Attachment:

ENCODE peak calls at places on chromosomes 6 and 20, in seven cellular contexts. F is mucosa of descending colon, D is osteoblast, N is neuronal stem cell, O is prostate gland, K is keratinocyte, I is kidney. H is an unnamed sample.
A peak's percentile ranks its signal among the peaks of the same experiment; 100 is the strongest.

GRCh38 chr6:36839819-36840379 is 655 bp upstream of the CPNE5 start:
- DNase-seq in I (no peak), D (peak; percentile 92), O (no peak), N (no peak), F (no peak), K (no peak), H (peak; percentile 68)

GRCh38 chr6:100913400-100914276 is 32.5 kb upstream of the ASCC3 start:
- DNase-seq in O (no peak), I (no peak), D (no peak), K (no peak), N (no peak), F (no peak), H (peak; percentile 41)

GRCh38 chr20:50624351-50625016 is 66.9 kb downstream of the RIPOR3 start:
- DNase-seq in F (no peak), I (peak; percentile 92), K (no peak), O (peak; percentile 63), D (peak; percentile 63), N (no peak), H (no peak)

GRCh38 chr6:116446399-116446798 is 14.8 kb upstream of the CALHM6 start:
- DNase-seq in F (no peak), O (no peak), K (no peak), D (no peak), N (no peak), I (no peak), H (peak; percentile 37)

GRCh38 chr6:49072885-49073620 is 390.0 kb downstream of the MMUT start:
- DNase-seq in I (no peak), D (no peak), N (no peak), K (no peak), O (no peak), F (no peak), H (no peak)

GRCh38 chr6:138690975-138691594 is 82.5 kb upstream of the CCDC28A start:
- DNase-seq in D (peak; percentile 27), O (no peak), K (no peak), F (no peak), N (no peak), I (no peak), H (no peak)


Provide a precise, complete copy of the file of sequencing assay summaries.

ENCODE peak calls at places on chromosomes 6 and 20, in seven cellular contexts. F is mucosa of descending colon, D is osteoblast, N is neuronal stem cell, O is prostate gland, K is keratinocyte, I is kidney. H is an unnamed sample.
A peak's percentile ranks its signal among the peaks of the same experiment; 100 is the strongest.

GRCh38 chr6:36839819-36840379 is 655 bp upstream of the CPNE5 start:
- DNase-seq in I (no peak), D (peak; percentile 92), O (no peak), N (no peak), F (no peak), K (no peak), H (peak; percentile 68)

GRCh38 chr6:100913400-100914276 is 32.5 kb upstream of the ASCC3 start:
- DNase-seq in O (no peak), I (no peak), D (no peak), K (no peak), N (no peak), F (no peak), H (peak; percentile 41)

GRCh38 chr20:50624351-50625016 is 66.9 kb downstream of the RIPOR3 start:
- DNase-seq in F (no peak), I (peak; percentile 92), K (no peak), O (peak; percentile 63), D (peak; percentile 63), N (no peak), H (no peak)

GRCh38 chr6:116446399-116446798 is 14.8 kb upstream of the CALHM6 start:
- DNase-seq in F (no peak), O (no peak), K (no peak), D (no peak), N (no peak), I (no peak), H (peak; percentile 37)

GRCh38 chr6:49072885-49073620 is 390.0 kb downstream of the MMUT start:
- DNase-seq in I (no peak), D (no peak), N (no peak), K (no peak), O (no peak), F (no peak), H (no peak)

GRCh38 chr6:138690975-138691594 is 82.5 kb upstream of the CCDC28A start:
- DNase-seq in D (peak; percentile 27), O (no peak), K (no peak), F (no peak), N (no peak), I (no peak), H (no peak)